To ride dressage is to dance with your horse, equal partners in the delicate and sometimes difficult work of creating harmony and beauty.

Wednesday, November 7, 2012


I've been working on Horton's transitions, getting them smoother, rounder, less-fuss-more-forward. Lots of inside leg to outside rein always improves things, and he's making good progress . . . because I expect him to. After all, he's not a kindergartener any more; he's been to a show and scored over 70% in both his tests!

Another kind of transition that needs to happen is from me riding Horton to his owner riding Horton. She cooled him out at the show, the first time in quite awhile she'd been on him. Now it's time for her to start riding him again. She came out yesterday to do just that.

Even though I warmed him up and he was being a good boy, Sylvia was obviously apprehensive at the beginning. After all, Horton had thrown her hard – as he did her trainer and a tall, lanky young-but-experienced hunter/jumper Mexican cowboy. Then he went to the cowboy's hunter/jumper barn to learn to do this
Horton says, "That's my daddy!"
and was doing it quite well. But he missed his first scheduled shows due to a stone bruise, and he's a little on the short side according to most h/j riders, and Larry sold . . . and the rest is history on this blog. Now we're making new history, that of a successful partnership between Sylvia and her handsome young Horton. It's going to take some time for her to feel confident on him, so she plans to come out a couple times a week if the weather and our schedules permit. Based on the progress she made with him yesterday, I feel good about their future together. Maybe next time I'll get pictures!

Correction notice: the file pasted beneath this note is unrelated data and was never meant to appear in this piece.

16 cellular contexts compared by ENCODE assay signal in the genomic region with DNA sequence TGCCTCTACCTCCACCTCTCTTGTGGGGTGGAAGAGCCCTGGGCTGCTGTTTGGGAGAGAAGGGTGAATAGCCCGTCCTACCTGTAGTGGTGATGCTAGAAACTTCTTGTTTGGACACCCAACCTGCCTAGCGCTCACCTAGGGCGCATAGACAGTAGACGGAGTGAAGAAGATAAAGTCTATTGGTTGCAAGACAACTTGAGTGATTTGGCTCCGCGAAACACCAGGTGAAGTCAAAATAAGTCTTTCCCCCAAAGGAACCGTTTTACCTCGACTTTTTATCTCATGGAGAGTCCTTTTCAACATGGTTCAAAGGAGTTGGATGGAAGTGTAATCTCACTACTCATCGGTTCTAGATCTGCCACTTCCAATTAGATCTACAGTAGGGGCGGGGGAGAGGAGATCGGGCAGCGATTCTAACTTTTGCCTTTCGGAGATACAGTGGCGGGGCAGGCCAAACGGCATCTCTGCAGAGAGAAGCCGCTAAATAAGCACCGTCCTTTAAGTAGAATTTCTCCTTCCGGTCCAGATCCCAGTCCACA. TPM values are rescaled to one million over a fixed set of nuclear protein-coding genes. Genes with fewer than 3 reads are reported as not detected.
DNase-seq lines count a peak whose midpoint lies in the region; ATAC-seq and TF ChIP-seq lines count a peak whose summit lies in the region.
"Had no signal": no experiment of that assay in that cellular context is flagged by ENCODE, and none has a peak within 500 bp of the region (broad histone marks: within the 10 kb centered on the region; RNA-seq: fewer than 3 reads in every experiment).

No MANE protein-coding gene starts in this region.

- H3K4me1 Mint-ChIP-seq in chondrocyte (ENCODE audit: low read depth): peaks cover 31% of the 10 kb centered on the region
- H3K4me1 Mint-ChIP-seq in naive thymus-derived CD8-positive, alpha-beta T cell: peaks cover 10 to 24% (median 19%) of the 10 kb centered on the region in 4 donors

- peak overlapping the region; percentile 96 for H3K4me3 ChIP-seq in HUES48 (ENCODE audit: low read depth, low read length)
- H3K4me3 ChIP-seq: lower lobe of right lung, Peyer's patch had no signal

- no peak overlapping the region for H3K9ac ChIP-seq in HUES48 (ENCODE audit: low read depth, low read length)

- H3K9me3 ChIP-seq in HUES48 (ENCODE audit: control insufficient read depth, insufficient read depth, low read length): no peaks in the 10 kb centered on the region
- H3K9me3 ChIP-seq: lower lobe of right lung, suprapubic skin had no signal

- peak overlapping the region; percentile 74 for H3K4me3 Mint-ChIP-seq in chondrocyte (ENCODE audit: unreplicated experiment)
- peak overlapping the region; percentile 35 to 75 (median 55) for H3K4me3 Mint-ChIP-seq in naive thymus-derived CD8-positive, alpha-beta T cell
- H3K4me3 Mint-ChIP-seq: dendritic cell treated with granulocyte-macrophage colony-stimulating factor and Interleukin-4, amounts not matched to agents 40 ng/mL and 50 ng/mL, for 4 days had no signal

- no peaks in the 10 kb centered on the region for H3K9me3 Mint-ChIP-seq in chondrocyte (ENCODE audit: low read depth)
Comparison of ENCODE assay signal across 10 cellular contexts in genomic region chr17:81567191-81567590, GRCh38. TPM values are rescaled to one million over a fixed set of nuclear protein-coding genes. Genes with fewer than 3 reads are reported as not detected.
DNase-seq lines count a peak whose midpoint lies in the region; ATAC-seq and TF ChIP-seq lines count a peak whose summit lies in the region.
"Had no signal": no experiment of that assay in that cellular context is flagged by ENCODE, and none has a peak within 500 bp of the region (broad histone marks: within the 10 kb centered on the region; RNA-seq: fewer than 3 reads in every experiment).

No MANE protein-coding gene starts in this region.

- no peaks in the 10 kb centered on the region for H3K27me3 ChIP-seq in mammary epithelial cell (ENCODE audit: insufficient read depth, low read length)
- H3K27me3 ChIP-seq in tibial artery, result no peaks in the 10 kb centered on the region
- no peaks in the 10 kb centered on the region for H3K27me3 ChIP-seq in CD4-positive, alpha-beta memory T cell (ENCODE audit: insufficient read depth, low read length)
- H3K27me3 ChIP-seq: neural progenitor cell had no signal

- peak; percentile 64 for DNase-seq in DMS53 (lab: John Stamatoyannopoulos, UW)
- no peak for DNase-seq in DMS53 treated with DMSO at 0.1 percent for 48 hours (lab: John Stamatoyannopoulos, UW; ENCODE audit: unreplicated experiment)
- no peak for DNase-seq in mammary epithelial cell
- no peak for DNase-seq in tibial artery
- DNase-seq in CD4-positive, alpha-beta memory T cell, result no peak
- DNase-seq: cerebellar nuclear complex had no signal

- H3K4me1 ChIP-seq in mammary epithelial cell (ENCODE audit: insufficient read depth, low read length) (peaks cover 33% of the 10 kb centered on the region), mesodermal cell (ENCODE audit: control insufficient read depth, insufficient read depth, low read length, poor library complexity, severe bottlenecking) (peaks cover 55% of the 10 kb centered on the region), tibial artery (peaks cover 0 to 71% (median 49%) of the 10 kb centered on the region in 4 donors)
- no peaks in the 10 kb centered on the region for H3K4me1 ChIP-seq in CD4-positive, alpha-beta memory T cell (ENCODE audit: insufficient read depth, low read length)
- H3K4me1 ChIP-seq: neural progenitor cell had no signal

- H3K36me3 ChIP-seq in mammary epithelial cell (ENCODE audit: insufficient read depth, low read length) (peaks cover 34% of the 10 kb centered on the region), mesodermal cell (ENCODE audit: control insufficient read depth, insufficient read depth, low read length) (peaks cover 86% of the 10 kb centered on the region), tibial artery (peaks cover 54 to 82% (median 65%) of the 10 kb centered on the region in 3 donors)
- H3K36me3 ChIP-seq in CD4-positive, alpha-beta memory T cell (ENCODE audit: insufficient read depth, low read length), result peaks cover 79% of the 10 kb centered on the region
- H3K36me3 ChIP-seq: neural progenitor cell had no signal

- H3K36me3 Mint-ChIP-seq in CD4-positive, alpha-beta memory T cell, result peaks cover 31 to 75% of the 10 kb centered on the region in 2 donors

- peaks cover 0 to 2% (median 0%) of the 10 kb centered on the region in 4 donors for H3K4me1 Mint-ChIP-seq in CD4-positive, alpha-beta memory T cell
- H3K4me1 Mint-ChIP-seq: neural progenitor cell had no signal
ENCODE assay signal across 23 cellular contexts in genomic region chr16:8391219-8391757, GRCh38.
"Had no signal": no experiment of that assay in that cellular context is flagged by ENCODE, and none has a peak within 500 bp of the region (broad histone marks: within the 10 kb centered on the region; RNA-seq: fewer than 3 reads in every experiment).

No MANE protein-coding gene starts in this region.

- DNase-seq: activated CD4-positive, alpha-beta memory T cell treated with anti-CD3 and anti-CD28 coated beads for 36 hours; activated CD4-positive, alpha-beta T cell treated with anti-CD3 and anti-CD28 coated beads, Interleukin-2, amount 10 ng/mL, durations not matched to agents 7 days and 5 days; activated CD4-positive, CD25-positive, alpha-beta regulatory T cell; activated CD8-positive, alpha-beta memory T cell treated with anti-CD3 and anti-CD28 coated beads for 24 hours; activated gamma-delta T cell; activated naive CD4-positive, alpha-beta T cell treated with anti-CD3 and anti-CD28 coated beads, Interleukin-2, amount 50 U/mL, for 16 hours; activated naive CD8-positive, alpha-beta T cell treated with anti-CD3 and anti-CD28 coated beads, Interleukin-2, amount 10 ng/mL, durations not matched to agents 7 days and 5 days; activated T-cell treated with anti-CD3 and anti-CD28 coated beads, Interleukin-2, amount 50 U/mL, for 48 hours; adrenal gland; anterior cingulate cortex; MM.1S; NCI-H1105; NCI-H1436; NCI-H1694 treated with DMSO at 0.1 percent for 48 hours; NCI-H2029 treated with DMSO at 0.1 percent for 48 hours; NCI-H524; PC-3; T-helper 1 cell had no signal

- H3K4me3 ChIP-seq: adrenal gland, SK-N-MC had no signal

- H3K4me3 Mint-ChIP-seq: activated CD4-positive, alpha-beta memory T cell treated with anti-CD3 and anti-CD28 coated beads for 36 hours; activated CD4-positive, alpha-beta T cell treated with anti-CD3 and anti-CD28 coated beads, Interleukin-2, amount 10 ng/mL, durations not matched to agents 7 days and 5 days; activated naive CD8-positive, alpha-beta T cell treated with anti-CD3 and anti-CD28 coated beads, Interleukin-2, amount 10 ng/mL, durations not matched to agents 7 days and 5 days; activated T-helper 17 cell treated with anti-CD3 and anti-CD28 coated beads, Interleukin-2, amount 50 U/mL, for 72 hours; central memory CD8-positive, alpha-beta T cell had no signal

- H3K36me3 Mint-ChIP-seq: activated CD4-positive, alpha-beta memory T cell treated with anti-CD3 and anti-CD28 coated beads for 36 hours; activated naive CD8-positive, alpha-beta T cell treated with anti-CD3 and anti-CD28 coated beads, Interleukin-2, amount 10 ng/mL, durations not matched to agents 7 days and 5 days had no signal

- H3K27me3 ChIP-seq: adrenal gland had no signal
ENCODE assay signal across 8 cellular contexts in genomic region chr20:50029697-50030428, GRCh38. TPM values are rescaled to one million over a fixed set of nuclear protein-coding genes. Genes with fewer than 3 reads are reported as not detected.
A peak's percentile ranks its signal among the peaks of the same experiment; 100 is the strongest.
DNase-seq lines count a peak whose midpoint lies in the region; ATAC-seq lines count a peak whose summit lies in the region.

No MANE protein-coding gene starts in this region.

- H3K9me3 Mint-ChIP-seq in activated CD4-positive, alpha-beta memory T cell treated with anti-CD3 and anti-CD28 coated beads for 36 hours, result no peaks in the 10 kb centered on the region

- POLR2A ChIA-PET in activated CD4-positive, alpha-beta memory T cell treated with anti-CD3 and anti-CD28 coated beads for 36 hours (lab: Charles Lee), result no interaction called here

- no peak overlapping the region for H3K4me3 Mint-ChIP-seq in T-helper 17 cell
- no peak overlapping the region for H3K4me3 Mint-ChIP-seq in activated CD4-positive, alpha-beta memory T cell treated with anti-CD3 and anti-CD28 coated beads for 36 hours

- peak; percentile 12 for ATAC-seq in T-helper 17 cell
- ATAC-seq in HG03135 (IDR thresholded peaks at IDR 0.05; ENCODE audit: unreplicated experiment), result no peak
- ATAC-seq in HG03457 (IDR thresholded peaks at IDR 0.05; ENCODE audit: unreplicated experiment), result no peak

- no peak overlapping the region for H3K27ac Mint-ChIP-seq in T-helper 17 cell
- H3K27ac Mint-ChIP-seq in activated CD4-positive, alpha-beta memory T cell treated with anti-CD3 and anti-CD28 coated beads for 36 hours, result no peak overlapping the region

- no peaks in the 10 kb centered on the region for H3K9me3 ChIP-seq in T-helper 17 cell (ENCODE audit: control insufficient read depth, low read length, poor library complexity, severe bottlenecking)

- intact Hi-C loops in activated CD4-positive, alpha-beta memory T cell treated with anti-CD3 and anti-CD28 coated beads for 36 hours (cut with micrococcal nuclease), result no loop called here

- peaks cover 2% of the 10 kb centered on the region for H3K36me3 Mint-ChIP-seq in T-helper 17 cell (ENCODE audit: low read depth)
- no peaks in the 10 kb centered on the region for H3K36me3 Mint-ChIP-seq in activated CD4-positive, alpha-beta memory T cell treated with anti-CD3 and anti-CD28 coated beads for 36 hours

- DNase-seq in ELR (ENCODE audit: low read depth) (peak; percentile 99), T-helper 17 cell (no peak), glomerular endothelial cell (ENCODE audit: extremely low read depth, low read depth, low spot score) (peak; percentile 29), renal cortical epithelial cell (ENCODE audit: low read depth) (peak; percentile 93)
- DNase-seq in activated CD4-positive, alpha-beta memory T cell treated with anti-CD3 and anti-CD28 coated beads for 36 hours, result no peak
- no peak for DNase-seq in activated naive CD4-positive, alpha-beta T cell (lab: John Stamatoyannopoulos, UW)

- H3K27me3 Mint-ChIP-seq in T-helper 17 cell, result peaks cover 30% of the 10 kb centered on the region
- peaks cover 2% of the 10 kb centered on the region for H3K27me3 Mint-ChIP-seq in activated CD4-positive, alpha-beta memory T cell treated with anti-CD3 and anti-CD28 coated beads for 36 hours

1 comment:

Mary said...

Michelle, many of us have had awful accidents and it is a mark of courage to admit out fear and mount up again. Woodrow and I had a terrible accident at an endurance event 6 years ago and it took everything I had to begin riding him out in the woods again. Please tell Horton's mom that I am thinking of her and that there is no shame in being afraid.